“Database integrity module?” scratched Michal's voice.

Niklas made a game out of these calls: how long does it take until Michal gets angry? “There are difficulties—”

“How many times have I told you how I want this? First the red-amber-green status,” Michal almost shrieked. 

Niklas sighed but chuckled. “Amber, they delivered the—”

“No amber, you have to set it back to green.”

“But we have to send the code back to the developers. There are some issues they have to fix.”

“You can fix it right? Otherwise why do we need an expensive database specialist in the US, when we could have two offshore?”

“You need to have coding and data encryption capabilities to do so—that's why you would need three people offshore to replace me. And to answer your question: yes, I could fix it myself, however it would be against policy if I did.”

“Listen, Soderberg, delaying the project helps neither you nor the project. This is a career-killer. Fix it. If you need master key access rights to the back end, just order them and I will approve. Next, audit module?”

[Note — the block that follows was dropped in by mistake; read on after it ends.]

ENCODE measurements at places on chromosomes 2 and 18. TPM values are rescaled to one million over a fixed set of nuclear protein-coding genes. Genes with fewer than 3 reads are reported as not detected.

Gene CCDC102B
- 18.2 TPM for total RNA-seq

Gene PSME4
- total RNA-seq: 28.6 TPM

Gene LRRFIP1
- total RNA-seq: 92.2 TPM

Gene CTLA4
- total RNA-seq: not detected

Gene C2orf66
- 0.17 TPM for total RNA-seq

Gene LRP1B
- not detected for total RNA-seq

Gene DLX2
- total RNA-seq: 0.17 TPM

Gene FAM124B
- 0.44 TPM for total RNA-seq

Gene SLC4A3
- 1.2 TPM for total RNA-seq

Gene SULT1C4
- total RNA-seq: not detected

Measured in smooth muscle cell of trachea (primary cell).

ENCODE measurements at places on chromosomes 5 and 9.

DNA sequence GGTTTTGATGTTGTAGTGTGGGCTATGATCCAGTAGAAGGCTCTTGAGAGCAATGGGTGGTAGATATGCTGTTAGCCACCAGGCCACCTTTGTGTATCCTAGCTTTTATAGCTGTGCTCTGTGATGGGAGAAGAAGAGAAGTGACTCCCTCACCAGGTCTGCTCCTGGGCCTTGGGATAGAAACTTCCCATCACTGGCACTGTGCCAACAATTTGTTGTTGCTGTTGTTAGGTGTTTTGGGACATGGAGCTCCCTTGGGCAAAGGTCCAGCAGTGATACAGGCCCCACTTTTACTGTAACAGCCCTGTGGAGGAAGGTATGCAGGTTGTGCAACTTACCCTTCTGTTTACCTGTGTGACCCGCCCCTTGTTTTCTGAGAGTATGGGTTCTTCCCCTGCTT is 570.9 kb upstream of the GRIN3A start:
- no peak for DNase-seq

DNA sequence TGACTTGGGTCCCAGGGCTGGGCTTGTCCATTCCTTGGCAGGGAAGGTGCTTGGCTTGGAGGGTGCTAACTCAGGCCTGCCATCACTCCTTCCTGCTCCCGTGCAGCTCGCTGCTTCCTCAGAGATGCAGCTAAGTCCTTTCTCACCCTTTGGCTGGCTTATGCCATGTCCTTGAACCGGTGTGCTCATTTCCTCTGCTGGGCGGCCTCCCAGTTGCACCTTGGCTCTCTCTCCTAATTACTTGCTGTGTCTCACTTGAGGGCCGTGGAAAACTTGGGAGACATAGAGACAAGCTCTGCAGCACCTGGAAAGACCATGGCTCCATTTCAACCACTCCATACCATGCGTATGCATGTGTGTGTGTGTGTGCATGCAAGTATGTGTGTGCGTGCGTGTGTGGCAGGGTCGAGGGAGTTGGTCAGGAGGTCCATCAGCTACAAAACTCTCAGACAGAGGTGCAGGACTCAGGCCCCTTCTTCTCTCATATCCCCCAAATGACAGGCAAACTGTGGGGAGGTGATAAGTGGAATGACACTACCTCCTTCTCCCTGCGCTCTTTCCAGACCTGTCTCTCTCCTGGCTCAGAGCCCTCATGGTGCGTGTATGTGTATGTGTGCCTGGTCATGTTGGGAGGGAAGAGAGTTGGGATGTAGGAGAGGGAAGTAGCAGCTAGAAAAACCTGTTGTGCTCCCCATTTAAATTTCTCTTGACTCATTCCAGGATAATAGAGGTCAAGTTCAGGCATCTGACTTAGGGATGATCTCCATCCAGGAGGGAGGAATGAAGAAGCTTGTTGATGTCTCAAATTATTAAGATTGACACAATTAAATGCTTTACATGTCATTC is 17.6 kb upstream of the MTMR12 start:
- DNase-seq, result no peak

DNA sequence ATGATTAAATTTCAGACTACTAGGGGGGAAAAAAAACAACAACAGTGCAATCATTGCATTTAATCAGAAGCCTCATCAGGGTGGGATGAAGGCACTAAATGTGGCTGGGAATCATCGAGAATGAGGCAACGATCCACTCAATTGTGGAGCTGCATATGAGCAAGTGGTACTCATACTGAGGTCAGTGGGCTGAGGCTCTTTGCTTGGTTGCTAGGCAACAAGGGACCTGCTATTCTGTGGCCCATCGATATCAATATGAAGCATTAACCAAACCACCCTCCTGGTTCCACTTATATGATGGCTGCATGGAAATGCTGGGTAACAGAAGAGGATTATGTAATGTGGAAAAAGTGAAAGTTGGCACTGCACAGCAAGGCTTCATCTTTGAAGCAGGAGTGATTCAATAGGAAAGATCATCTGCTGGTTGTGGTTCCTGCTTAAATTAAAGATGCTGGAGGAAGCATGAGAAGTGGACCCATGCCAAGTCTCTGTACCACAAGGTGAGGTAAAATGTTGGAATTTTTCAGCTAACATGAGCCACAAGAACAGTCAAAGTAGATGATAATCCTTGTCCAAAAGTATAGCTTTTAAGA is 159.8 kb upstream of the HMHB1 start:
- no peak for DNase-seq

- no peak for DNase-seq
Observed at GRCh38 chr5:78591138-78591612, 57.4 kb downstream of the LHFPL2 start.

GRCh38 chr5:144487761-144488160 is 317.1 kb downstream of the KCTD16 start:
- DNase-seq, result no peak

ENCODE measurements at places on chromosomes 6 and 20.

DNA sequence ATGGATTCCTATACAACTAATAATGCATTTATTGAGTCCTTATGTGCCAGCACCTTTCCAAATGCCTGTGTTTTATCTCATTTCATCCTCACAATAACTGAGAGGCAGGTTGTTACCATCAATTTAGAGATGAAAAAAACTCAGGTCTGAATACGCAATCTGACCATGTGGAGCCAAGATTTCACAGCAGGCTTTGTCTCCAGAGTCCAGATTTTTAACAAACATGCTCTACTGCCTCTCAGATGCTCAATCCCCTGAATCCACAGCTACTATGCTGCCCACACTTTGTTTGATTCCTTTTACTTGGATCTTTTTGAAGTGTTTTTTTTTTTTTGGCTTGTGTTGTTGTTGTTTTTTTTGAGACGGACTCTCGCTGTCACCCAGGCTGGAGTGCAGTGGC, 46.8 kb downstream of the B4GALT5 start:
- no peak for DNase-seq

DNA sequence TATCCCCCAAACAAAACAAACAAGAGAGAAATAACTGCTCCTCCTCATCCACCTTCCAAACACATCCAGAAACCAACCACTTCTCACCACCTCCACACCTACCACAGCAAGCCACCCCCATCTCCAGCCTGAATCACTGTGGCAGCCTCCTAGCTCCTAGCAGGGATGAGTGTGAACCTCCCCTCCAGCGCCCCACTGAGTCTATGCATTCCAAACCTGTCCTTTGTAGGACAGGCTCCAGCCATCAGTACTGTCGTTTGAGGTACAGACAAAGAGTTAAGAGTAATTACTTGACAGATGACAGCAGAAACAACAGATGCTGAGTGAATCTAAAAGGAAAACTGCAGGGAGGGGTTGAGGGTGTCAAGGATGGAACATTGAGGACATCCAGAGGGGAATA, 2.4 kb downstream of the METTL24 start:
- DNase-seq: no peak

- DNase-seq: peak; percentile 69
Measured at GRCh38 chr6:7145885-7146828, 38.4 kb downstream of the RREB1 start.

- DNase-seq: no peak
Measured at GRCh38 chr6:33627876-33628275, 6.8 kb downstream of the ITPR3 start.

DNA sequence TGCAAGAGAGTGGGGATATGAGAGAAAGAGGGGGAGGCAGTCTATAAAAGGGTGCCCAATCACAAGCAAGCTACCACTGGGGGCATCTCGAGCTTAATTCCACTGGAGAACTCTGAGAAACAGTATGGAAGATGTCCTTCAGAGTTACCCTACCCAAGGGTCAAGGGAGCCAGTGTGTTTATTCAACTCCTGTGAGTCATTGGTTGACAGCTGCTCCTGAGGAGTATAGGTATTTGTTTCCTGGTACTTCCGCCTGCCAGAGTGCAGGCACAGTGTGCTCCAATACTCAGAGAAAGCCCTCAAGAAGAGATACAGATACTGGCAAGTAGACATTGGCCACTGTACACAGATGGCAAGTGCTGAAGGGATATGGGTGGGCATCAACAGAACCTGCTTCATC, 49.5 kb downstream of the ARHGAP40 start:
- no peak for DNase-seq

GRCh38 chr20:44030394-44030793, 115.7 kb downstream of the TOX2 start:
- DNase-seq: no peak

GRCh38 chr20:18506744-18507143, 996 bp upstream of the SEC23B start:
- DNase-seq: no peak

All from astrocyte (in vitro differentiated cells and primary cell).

“Also amber, do you want me to fix this too?” Niklas sighed.

“You are a quick learner, I like that. I assume your coworker is up to date on the code, in case they want the program to offshore more people?” 

“Aye, sir—”

Michal hung up before Niklas finished talking. He threw his headset on the desk. What a Monday morning,he thought. What did I tell August this morning? Well, the universe has a dark sense of humor. He frowned for a moment and slowly shook his head. Michal hasn't the faintest idea what I could do with those access rights. For a moment Niklas wasn't sure if it was that thought or the smell of David's breakfast getting into his nose that made him nauseous.


About the author

G.D. Leon is a novelist with roots in the German language. His journey brought him from Zurich, where he grew up, to New York, where he lives with his beautiful wife. Outside writing, sports and reading have been given spots on Gilbert's agenda, and he loves to travel the US and the world. view profile

Published on October 03, 2017

Published by

60000 words

Worked with a Reedsy professional 🏆

Genre: Dystopian